Recruiting the right people matters

By Gill Walton, RCM General Secretary on 10 November 2022 Maternity Services Midwifery Workforce NHS England Safety Maternity Safety

Staffing levels in maternity services are at an all-time low, and the number of midwives leaving the profession continues to increase. Understandably, Directors and Heads of Midwifery are looking for new and creative ways to fill their vacancies. They also want to grow their staff so that midwives and maternity support workers (MSWs) are not working in services which are continuously experiencing a staffing crisis.

One of the initiatives to increase staffing levels, supported by NHS England, is to bring nurses into maternity services to work in areas such as theatres, recovery and high dependency units (HDUs). However, the need to improve staffing levels in maternity has led to a role creep, with nurses now being frequently employed on the postnatal ward to carry out routine postnatal care of mothers and babies.

In our latest position statement, we express concern about a nurse’s sphere of practice when working in particular areas of maternity services such as postnatal care. The NMC standards of proficiency for nurses do not cover midwifery care and nurses do not have the knowledge or skills to provide competent postnatal or neonatal care.

In an already over-stretched and under-resourced maternity service, this poses a significant safety risk for mothers and babies. Maternity units employing nurses in this way are laying themselves open to serious issues of accountability and are at risk of contravening the legally protected title and role of the midwife.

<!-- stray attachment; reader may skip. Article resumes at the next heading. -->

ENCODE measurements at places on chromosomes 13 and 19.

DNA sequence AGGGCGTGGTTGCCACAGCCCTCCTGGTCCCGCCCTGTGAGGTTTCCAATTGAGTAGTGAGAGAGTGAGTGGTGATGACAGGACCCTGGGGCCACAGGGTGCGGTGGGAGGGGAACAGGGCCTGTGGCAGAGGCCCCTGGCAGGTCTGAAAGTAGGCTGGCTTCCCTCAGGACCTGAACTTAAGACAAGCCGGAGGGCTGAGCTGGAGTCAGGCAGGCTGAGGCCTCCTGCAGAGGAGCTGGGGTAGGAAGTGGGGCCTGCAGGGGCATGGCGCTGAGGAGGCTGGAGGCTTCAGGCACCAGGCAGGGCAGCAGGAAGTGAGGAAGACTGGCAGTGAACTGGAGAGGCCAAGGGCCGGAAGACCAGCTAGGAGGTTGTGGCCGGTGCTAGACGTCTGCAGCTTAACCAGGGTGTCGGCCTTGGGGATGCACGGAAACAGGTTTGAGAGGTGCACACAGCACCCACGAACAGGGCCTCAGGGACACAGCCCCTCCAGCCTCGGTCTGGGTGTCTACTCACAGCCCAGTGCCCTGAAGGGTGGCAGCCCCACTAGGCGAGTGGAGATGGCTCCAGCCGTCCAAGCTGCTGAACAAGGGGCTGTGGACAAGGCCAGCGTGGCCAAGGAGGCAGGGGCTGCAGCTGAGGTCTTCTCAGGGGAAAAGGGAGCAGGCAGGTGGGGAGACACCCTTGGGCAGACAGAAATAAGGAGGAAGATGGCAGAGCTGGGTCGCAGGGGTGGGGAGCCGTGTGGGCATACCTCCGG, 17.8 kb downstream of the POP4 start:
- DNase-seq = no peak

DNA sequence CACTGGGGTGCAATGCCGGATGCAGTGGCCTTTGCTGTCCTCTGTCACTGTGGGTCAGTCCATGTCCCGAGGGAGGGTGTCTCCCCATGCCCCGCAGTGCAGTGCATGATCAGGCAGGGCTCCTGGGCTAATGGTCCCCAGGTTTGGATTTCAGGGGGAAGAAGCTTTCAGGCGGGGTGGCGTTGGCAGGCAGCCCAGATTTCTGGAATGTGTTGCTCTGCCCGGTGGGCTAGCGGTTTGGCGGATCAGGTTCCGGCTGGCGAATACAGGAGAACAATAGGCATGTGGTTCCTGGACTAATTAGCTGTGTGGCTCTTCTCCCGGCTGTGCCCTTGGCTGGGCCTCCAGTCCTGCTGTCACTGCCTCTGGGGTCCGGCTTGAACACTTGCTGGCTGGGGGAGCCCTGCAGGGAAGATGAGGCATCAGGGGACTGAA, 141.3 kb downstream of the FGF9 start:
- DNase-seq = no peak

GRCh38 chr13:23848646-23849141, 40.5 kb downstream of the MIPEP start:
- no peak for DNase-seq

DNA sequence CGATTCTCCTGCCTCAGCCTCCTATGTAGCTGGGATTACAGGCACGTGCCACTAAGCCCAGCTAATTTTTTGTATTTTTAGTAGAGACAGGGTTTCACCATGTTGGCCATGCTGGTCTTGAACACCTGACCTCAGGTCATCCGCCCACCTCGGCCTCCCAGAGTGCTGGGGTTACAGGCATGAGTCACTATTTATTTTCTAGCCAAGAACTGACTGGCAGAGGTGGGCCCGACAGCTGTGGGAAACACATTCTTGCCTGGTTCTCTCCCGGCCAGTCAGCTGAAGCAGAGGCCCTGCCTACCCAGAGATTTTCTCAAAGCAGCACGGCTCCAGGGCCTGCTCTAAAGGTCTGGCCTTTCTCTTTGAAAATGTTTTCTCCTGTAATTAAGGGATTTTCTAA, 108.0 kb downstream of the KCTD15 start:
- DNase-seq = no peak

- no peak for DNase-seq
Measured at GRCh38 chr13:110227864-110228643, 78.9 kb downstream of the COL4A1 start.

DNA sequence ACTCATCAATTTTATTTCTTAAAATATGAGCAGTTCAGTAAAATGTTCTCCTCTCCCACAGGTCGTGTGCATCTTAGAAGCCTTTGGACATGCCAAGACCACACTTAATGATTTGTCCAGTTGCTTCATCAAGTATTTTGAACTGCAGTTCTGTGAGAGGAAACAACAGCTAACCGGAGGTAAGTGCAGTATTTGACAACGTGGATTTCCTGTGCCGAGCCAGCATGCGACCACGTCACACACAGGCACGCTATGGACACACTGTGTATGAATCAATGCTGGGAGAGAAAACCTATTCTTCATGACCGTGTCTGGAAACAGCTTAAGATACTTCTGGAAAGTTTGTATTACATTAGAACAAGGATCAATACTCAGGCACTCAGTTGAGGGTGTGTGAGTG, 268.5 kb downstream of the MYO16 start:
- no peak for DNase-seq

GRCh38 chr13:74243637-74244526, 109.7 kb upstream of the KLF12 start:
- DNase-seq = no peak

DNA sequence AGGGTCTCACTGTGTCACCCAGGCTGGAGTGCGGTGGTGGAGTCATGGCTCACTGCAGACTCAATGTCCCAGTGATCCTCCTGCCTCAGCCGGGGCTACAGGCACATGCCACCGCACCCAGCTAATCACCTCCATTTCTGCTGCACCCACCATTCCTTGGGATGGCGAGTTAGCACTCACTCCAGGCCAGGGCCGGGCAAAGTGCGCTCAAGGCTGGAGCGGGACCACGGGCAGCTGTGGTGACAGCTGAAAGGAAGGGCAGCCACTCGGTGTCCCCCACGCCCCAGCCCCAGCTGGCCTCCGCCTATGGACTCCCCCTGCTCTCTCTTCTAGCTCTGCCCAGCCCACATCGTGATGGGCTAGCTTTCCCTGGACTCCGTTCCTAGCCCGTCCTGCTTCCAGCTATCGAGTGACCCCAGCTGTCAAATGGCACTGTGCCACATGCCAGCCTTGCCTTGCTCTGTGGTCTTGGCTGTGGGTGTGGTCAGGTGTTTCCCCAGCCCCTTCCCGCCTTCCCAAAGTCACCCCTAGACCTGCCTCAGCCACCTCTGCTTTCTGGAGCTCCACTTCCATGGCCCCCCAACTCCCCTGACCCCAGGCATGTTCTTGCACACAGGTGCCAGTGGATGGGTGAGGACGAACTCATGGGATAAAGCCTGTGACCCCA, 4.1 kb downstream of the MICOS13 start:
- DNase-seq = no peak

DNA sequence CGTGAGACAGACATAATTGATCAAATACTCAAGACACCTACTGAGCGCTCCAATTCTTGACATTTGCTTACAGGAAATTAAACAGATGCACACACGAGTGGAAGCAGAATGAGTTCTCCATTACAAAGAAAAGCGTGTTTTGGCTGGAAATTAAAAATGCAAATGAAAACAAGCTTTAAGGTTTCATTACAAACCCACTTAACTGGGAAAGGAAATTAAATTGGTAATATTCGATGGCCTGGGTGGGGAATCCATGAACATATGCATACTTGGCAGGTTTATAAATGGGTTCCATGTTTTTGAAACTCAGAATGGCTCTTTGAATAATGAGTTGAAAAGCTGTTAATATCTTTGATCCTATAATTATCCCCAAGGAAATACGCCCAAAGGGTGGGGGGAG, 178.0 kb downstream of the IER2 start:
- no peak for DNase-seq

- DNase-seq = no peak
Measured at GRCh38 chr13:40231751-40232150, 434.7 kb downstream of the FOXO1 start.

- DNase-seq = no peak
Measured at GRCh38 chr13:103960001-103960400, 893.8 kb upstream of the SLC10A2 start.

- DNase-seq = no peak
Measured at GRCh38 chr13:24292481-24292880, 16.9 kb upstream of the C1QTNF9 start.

The RCM believes that nurses in maternity settings, with the exception of those in theatres and recovery, and in specialist nurse roles working within the multi professional team, are working outside the limits of their competence and scope of practice. They have not had the theory or practice in their nursing education to be able to provide proficient midwifery or neonatal care. The RCM believes that the only appropriate training for nurses working in maternity is to undertake a midwifery programme (short course) and become a legally qualified and NMC registered midwife.

The role of the MSW has been specifically developed to support the role of the midwife. In England, there is now a nationally recognised competency framework for MSWs, which is also being discussed in the other UK countries. This enables MSWs to progress their career, for instance, entering a Midwifery Degree Apprenticeship programme to become an NMC registered midwife. The RCM believes the MSW role is the appropriate role to support the midwife and to provide supervised maternity care for mothers and babies.